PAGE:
Saturday, July 12, 2008

Street Art: Fun Use of Space in Visual Art

Elements of Visual Art: Space

Space exists as an illusion in the graphic arts but in sculpture and architecture it is actually present.Techniques in Creating Space in Drawings or Paintings.
  1. Overlapping Planes. A way of suggesting depth is by overlapping planes or volumes.
  2. Variations in Size.
  3. Variations in Color.
  4. Position on the Picture Plane. In certain paintings the spatial representation is based upon the position of forms relative to the bottom of the frame.
  5. Perspective. Artist often try to show space relationships of things as they appear in real life. When they wish to do so, they use linear perspective and aerial perspective, both which make up what we call as perceptual perspective.


Notes on Tone

Value is tonal relationships between light and dark areas in painting. It is also referred to as tone.

Notes on Color

Color is not a permanent property of things. It is derived from light whether natural or artificial. Color is a series of wavelengths which strike our retina. Every ray of light coming from the sun is composed of different waves which vibrate at different speeds. Any object has a color quality called pigmentation, which enables it to absorb some of the colors and reflect only one.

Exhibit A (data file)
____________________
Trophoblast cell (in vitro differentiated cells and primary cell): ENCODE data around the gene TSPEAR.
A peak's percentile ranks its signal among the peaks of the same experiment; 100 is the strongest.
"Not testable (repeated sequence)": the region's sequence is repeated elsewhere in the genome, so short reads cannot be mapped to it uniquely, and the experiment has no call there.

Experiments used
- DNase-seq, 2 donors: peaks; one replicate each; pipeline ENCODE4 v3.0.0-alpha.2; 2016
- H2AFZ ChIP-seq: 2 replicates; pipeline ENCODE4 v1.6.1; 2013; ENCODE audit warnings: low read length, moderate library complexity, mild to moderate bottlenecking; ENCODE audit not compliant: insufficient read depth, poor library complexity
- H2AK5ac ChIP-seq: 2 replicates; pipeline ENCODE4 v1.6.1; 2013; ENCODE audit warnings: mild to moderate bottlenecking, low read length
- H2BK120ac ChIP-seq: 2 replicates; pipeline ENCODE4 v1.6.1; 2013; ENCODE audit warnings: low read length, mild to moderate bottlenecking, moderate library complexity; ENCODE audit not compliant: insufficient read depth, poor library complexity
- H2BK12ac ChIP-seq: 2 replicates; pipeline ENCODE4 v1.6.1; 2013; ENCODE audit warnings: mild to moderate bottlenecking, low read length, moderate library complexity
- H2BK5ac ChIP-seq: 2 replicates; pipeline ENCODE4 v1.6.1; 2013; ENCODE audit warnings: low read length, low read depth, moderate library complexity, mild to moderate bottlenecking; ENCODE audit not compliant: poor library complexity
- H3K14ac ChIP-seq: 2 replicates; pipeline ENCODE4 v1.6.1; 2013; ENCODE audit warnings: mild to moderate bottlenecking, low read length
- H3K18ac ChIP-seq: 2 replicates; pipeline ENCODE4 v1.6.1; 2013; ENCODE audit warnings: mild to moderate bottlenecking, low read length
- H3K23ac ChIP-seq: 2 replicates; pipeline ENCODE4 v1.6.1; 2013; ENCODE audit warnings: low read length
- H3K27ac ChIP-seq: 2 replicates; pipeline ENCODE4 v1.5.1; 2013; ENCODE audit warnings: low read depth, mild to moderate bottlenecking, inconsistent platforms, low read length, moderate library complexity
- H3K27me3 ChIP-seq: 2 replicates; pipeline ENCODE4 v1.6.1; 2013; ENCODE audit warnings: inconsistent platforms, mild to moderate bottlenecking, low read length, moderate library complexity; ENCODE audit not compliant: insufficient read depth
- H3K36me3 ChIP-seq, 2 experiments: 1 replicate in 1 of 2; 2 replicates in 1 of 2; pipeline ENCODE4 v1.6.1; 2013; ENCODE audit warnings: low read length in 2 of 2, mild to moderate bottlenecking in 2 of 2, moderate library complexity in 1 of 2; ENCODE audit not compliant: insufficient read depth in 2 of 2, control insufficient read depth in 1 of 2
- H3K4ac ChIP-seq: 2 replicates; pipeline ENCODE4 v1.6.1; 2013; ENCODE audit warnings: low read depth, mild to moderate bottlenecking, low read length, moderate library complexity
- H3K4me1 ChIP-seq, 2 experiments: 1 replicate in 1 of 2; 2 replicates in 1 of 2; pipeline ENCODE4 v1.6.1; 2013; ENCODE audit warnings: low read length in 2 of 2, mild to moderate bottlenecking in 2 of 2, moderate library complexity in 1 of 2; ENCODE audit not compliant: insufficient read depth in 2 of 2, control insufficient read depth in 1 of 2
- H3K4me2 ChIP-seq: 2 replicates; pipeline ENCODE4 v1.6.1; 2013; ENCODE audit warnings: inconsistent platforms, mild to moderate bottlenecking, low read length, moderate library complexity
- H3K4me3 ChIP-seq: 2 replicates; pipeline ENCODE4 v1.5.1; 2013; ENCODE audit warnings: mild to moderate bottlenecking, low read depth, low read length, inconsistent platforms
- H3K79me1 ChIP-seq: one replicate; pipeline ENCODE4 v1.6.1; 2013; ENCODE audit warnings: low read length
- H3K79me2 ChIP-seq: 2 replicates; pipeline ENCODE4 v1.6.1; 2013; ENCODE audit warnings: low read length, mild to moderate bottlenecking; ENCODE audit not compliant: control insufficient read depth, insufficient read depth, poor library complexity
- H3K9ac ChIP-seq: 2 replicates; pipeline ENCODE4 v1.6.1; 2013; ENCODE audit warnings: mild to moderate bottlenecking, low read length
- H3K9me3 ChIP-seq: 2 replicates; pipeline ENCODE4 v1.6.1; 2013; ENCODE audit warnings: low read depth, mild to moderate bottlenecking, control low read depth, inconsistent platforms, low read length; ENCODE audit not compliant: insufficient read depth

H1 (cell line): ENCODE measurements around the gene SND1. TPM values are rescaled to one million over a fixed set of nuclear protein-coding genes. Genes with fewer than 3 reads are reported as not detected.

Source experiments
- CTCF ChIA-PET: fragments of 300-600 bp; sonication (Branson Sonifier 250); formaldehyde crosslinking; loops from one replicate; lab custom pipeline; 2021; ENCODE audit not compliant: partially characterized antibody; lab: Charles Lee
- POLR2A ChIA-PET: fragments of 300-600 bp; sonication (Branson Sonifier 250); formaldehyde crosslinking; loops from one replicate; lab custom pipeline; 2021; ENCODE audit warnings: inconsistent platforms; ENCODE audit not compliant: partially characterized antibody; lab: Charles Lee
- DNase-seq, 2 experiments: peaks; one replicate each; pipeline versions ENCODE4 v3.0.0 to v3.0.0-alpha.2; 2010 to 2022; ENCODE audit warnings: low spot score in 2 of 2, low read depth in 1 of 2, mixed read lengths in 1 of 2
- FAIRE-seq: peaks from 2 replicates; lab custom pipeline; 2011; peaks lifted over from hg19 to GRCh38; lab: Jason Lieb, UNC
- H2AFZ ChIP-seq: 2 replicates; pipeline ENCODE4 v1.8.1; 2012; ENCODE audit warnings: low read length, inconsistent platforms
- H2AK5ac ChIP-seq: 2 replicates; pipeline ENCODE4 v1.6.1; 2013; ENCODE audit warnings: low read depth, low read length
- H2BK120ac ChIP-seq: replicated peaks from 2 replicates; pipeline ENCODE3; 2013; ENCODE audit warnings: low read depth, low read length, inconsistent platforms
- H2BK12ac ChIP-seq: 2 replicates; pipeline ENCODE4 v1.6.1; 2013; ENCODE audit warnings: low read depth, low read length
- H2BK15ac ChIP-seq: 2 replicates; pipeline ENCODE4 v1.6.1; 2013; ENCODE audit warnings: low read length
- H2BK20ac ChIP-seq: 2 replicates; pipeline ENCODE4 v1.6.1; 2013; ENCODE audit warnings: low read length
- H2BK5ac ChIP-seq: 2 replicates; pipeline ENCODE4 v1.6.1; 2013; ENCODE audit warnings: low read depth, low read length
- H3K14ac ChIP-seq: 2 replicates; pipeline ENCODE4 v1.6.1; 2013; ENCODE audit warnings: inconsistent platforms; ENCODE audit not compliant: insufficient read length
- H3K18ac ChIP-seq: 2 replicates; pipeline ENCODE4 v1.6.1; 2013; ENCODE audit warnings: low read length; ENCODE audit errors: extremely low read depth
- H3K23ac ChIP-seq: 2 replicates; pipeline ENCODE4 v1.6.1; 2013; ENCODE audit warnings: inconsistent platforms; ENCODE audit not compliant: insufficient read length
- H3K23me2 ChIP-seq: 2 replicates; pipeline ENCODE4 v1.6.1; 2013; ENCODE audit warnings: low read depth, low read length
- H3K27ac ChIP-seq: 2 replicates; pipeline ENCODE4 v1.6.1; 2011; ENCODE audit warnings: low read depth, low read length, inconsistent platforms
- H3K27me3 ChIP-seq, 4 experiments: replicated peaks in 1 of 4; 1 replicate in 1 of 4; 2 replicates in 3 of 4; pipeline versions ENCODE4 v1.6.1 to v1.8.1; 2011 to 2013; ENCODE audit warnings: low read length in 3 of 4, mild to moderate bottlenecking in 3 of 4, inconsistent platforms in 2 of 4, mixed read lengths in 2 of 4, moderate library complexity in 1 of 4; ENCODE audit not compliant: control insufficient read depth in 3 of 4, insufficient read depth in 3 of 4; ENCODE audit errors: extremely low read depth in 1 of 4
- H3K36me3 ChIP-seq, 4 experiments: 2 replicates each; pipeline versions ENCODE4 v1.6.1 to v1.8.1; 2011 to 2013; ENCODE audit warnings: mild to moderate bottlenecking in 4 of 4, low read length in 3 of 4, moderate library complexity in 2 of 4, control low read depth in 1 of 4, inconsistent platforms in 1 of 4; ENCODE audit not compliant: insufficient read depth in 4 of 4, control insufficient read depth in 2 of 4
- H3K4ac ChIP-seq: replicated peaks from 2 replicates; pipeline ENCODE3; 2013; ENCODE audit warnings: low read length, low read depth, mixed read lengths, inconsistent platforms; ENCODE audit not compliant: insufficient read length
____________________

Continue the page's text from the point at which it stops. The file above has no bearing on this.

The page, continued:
A Note on Cultural Studies

The emergence of cultural studies in the early 70s have revealed two approaches on culture--culture as an expression of people and culture as imposition on the people. This dualism has greatly enriched cultural studies.

Now the relationship between the cultural studies and literary studies is a complicated problem. Arguments about the relation between literary and cultural studies can be grouped around two topics: (1) literary canon and (2) cultural studies.

Culler, Jonathan. Literary Theory: A Very Short Introduction. Oxford U Press: New York, 1997.

Thursday, July 10, 2008

Notes on Color Harmony

In visual experiences, harmony is something that is pleasing to the eye. It engages the viewer and it creates an inner sense of order, a balance in the visual experience. When something is not harmonious, it's either boring or chaotic. At one extreme is a visual experience that is so bland that the viewer is not engaged. The human brain will reject under-stimulating information. At the other extreme is a visual experience that is so overdone, so chaotic that the viewer can't stand to look at it. The human brain rejects what it can not organize, what it can not understand. The visual task requires that we present a logical structure. Color harmony delivers visual interest and a sense of order.

Color Wheel